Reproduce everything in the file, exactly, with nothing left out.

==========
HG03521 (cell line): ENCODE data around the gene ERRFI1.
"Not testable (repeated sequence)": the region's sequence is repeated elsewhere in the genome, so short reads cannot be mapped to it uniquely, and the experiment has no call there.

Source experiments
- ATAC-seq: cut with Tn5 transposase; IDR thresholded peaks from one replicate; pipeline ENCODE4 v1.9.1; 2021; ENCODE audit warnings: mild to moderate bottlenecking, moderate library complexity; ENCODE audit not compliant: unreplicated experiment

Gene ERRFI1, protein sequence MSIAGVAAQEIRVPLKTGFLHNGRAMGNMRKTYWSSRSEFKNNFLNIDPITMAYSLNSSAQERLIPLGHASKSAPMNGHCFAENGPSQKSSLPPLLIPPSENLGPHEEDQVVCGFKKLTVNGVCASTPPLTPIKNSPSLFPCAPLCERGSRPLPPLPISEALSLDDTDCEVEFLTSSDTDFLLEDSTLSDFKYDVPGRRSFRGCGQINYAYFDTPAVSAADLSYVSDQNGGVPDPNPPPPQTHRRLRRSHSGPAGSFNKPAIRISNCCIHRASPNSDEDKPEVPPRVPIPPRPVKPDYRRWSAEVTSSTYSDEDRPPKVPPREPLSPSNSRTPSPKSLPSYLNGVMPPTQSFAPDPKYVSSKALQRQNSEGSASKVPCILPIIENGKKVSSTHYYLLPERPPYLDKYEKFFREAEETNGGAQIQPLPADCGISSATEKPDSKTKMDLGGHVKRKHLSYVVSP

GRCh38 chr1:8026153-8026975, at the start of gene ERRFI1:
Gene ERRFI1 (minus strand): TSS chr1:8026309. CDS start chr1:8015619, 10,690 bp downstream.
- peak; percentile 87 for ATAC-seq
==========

HG03521 (cell line): ENCODE data around the gene ERRFI1.
"Not testable (repeated sequence)": the region's sequence is repeated elsewhere in the genome, so short reads cannot be mapped to it uniquely, and the experiment has no call there.

Source experiments
- ATAC-seq: cut with Tn5 transposase; IDR thresholded peaks from one replicate; pipeline ENCODE4 v1.9.1; 2021; ENCODE audit warnings: mild to moderate bottlenecking, moderate library complexity; ENCODE audit not compliant: unreplicated experiment

Gene ERRFI1, protein sequence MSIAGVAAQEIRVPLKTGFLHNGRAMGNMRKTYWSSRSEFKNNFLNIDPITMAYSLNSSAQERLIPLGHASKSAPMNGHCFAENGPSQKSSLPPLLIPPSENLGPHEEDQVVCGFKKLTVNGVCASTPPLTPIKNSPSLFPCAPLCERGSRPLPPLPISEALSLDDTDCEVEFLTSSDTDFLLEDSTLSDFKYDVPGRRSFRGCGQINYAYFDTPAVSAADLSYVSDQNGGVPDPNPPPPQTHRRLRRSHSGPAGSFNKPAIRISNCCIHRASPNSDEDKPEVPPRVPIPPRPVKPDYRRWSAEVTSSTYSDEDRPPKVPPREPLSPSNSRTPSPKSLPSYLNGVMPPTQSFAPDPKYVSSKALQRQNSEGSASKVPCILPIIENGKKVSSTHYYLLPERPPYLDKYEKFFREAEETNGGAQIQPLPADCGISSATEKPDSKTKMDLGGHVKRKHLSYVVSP

GRCh38 chr1:8026153-8026975, at the start of gene ERRFI1:
Gene ERRFI1 (minus strand): TSS chr1:8026309. CDS start chr1:8015619, 10,690 bp downstream.
- peak; percentile 87 for ATAC-seq